Some people prefer to browse the web without plug-ins or with plug-ins disabled to avoid the longer download time or the annoying moving graphics that distract them from the real content on the site.

Others are using devices on which plug-ins have been disabled (think iPhone…) or blocked.

Whatever the reason, consider the user of your site when planning your platform.  Unless the majority of your site’s users are going to be creative-types (we love Flash and always have it enabled because it does such cool stuff!), think about dialing it back a bit.

Update April 6/10 – I was reading a blog called Nine by Blue where I read a great example of why a website shouldn’t be built entirely in Flash.  Here’s the tell-all paragraph:

The individual pages don’t have corresponding unique URLs. All content loads on a single URL — www.heartlandcafeseattle.com. This means that search engines can’t index the content as they don’t have URLs to associate with that content. In addition, the content can’t be shared on social media. The site has an events calendar, but if I saw a cool event there and I wanted to post on Facebook about it and invite my friends, I’d have to tell them to go to the home page, then click events in the sidebar, then click…  Why is this? Well, the site is entirely in Flash. It absolutely doesn’t need to be in Flash. The site could keep the exact look and feel it currently has and be in HTML.

(from Nine By Blue “Should Restaurants Care About Local Search, accessed April 6, 2010)

Hopefully the restaurant in question sees the blog and changes the site, but if nothing else, it is a great example for the rest of us of what happens when you choose ‘flashy’ over ‘web-savvy’.

Adding Copyright Info to Your Website

Adding copyright to your website reminds users that the content on your site was created by you (it was, wasn’t it?!?) and that you own the rights to it.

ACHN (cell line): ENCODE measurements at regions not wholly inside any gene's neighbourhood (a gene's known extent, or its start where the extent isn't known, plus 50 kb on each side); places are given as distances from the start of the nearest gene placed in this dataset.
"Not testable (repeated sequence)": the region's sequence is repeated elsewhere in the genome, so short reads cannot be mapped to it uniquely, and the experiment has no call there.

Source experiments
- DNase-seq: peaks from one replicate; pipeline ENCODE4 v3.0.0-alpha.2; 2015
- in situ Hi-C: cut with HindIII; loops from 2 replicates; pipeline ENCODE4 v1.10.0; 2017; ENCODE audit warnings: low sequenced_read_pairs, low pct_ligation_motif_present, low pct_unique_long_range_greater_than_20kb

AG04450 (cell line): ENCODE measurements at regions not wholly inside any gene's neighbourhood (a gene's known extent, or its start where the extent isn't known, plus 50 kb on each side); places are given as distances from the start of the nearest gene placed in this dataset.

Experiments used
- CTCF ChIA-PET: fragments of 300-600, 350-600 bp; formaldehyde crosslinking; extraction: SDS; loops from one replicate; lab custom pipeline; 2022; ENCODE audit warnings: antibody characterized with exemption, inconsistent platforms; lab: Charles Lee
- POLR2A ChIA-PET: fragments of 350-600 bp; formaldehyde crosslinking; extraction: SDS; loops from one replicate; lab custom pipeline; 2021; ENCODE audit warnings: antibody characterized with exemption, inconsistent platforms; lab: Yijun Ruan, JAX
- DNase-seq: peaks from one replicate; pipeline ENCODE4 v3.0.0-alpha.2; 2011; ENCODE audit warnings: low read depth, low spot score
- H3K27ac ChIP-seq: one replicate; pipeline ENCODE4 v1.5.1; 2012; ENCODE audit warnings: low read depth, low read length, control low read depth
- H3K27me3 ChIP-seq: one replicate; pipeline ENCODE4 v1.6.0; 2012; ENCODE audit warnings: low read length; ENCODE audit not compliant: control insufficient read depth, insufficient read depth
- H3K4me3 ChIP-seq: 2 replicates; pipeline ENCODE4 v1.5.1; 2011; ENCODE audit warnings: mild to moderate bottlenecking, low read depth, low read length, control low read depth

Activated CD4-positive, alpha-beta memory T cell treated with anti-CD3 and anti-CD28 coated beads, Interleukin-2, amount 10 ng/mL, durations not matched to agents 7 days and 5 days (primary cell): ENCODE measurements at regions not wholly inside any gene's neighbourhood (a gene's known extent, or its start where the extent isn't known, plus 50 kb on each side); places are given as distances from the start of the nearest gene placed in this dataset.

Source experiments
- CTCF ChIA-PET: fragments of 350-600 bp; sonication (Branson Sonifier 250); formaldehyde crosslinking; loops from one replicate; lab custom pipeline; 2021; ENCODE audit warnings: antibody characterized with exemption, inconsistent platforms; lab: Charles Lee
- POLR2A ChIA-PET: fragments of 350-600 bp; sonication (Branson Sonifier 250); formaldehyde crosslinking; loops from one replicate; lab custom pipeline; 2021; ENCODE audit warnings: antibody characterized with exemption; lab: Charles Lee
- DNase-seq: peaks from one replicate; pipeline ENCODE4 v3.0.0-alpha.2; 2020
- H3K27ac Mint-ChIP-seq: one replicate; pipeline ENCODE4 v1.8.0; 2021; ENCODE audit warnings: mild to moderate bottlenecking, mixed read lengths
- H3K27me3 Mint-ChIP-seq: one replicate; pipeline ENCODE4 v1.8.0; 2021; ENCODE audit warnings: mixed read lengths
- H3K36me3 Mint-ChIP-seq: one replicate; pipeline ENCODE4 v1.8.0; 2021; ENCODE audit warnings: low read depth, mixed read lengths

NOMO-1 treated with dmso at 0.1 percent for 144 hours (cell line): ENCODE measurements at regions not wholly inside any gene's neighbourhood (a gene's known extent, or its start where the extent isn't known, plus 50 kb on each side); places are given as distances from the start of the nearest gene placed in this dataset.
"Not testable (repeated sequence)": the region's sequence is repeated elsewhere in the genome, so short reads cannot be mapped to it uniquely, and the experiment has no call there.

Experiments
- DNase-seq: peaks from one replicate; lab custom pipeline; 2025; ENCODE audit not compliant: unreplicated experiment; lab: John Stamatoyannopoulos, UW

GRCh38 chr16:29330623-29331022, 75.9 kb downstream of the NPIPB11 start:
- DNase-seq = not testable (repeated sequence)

Because websites are generally created over time, the copyright information contains two years – the year that the information was first published to the internet and the year when changes were last made.  Many websites simply update the last date to the current year in January, but it really shouldn’t change until you put new content on your site.

Besides reminding people about who owns the content on your site, your copyright information helps users to know that you are adding new material to your website.  A website with the current year’s date in the copyright seems much fresher than one that is dated even one year prior. Internet users expect web content to be refreshed and updated regularly.

Life in 140 characters

Summing up life in 140 characters has become a challenge and skill (that’s 66 – but this is a blog, so I don’t have to be done yet!).

Using Twitter and Facebook to communicate with the world has made me think about the necessity of getting right to the point, saying what you mean to say and getting out of there. These two particular portals have now trained me to think in smaller bites of information.

All this led me to think about site architecture on websites.

Too many times, I see websites that are all about the owner and not the user. By this I mean that the owner or developer pays the most attention to information or content that is important to them and spends seemingly little time on presenting the information for which the user is most likely looking.

Perhaps a better approach would be to start out thinking about what the user is likely coming to the website for and then building a website that serves that purpose.

With that in mind, the next two websites from CarricDesign will feature bold, easy to follow choice paths right from the home page. If the implementation follows as it is being designed to work, these websites will be different and set apart from their competitors, simply because they will make it very easy for users to find the most commonly sought-after information first.

I can’t wait to see how this affects the usability and user-ship of the websites!